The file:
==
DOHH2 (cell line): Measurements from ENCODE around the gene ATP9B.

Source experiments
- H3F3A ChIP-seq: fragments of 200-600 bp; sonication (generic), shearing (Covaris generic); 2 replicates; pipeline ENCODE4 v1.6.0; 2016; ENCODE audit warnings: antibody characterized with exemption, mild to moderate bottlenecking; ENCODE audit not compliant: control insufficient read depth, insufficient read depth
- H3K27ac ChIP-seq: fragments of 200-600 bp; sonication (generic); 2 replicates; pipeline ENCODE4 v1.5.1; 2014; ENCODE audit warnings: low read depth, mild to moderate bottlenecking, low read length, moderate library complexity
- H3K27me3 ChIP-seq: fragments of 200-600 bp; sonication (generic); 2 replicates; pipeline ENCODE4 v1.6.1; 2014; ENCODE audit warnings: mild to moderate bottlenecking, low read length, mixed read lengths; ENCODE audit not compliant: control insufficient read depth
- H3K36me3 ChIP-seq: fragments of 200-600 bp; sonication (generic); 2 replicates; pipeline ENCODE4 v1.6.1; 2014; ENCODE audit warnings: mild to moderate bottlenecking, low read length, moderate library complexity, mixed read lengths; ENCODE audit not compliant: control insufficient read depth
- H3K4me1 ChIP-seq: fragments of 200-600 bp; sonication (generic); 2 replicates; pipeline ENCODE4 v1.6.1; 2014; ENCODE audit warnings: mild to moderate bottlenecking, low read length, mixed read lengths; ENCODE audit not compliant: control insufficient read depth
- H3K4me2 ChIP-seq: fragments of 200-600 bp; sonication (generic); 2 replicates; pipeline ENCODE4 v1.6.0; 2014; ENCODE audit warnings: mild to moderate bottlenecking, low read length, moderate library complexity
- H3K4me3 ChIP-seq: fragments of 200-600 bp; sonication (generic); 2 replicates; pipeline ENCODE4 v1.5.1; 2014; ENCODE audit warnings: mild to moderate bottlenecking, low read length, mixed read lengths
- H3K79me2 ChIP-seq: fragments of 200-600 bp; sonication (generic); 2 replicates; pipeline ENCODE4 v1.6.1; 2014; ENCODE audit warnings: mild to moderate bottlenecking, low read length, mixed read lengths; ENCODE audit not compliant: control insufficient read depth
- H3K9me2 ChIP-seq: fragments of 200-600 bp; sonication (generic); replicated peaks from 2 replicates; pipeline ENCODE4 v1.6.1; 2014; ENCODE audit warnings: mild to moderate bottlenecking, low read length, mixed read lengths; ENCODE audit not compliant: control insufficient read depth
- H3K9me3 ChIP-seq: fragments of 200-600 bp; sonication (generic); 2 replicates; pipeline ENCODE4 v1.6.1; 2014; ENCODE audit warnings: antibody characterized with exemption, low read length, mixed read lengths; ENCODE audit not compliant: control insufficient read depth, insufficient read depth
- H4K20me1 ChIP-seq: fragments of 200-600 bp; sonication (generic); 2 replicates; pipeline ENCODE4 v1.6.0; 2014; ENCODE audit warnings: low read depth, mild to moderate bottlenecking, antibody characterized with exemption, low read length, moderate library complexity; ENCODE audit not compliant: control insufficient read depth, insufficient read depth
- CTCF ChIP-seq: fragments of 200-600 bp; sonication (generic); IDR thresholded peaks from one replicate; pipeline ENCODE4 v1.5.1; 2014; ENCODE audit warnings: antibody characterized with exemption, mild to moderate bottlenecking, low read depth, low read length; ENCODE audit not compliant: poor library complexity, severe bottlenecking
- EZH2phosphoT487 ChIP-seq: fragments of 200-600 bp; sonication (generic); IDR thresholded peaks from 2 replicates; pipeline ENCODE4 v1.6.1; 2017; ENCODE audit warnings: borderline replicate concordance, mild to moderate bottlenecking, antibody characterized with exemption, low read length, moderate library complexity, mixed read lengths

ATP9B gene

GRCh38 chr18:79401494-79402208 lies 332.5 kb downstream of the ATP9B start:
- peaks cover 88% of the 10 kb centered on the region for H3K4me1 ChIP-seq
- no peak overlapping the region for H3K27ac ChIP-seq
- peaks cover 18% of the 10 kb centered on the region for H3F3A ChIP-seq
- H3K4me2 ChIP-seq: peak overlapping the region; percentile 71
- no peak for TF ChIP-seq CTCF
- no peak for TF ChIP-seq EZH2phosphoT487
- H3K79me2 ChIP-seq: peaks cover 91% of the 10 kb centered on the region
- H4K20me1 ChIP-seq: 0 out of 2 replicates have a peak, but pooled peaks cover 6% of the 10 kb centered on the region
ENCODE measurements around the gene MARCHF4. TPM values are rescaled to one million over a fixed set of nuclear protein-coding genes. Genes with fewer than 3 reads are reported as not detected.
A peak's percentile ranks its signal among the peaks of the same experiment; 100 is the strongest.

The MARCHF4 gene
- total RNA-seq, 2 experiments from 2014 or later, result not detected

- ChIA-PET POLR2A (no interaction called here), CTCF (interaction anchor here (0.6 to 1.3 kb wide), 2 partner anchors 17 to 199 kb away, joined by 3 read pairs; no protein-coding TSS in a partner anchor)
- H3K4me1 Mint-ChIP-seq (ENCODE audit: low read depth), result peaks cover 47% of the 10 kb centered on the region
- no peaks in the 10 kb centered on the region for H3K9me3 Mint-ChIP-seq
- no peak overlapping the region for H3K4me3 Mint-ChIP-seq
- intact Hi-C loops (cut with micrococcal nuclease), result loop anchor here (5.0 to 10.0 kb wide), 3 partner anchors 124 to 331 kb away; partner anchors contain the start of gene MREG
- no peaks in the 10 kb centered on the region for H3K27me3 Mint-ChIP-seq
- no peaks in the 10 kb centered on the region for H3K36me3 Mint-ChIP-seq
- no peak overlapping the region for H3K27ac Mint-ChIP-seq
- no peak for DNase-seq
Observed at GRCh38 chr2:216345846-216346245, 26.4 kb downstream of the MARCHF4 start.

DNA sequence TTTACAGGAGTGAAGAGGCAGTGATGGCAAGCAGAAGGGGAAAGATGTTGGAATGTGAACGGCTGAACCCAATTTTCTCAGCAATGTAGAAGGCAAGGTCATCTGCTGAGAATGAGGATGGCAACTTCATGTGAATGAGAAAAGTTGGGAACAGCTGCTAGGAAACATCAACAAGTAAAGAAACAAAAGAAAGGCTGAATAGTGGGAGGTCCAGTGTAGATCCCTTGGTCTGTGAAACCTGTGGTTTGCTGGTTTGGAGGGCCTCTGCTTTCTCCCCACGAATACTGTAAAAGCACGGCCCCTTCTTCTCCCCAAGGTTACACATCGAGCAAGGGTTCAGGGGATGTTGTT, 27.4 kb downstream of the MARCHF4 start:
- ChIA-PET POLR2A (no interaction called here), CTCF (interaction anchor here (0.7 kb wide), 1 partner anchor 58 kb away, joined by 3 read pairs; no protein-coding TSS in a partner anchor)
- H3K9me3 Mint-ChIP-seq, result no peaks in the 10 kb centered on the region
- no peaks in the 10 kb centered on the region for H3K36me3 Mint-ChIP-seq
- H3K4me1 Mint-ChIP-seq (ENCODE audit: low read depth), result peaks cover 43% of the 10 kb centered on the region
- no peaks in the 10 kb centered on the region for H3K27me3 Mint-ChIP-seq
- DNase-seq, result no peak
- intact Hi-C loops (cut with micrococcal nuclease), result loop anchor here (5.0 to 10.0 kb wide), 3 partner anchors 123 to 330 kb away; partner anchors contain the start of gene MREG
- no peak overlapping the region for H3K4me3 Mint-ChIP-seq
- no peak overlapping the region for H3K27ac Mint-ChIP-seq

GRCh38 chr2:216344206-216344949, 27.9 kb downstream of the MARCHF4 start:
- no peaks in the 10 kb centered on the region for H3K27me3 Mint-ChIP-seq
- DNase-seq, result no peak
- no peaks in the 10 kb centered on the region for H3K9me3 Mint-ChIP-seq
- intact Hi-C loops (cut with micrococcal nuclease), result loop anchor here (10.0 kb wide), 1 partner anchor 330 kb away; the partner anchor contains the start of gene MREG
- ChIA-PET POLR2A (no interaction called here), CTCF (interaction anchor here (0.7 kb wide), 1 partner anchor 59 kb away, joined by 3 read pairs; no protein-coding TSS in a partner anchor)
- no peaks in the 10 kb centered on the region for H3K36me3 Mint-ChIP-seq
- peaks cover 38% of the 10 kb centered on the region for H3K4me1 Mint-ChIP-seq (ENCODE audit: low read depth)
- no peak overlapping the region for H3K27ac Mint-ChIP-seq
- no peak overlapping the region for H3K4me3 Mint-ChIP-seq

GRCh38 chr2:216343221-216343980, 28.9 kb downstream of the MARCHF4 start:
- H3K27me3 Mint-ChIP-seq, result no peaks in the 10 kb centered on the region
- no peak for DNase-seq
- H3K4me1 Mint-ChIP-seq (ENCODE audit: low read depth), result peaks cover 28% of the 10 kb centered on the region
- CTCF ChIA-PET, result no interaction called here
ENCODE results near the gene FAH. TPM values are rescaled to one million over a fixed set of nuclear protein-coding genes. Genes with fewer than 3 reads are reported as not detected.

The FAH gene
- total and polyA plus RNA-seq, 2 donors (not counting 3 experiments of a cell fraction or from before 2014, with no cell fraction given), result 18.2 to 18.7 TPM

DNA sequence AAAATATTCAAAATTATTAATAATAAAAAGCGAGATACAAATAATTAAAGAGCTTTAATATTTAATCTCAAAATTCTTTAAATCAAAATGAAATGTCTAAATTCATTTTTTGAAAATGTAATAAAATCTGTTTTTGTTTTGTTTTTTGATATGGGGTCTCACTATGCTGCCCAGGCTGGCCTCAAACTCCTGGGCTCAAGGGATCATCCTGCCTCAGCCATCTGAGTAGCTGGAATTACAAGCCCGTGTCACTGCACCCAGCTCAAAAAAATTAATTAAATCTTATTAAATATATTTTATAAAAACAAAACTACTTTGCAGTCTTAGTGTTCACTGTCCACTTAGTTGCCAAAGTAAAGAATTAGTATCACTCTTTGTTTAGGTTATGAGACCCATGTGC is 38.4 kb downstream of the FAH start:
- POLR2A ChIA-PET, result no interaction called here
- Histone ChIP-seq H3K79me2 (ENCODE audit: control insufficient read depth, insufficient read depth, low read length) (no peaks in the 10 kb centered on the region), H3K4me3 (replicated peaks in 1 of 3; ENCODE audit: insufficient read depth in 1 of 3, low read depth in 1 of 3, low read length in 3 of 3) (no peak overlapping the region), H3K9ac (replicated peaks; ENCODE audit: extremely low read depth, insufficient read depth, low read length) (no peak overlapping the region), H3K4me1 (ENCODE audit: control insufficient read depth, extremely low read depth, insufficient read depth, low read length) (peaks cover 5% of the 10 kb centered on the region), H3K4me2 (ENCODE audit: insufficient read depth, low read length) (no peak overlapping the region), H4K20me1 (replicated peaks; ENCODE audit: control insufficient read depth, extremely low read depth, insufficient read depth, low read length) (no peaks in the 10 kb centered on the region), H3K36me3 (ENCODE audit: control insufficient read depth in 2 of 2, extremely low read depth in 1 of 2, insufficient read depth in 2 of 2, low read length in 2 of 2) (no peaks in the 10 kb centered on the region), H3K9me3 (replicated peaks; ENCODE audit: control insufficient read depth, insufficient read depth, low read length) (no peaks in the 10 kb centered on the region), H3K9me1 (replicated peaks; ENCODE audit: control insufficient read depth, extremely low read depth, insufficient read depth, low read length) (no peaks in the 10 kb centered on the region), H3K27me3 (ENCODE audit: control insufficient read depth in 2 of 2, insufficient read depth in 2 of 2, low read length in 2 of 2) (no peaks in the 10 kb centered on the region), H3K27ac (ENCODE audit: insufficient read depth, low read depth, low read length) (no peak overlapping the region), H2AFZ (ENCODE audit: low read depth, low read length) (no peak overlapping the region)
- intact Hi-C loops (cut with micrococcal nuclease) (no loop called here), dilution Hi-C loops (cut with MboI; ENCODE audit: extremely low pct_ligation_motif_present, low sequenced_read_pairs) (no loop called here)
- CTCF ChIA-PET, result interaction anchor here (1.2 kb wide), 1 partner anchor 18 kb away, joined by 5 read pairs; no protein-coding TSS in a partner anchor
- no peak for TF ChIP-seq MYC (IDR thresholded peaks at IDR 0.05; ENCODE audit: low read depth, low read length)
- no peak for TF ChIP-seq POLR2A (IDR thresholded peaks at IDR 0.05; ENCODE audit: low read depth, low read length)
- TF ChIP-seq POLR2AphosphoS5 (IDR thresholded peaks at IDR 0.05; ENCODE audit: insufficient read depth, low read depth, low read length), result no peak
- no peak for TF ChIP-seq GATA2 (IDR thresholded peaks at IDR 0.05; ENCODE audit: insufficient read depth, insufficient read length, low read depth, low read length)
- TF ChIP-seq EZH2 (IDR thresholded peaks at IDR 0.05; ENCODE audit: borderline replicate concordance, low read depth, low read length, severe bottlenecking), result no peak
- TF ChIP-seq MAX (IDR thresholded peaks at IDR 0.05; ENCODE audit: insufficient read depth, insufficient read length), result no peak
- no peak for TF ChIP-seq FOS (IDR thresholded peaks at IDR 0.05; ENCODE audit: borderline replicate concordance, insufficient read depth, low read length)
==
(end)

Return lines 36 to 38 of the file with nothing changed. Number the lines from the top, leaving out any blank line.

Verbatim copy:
- no peaks in the 10 kb centered on the region for H3K36me3 Mint-ChIP-seq
- no peak overlapping the region for H3K27ac Mint-ChIP-seq
- no peak for DNase-seq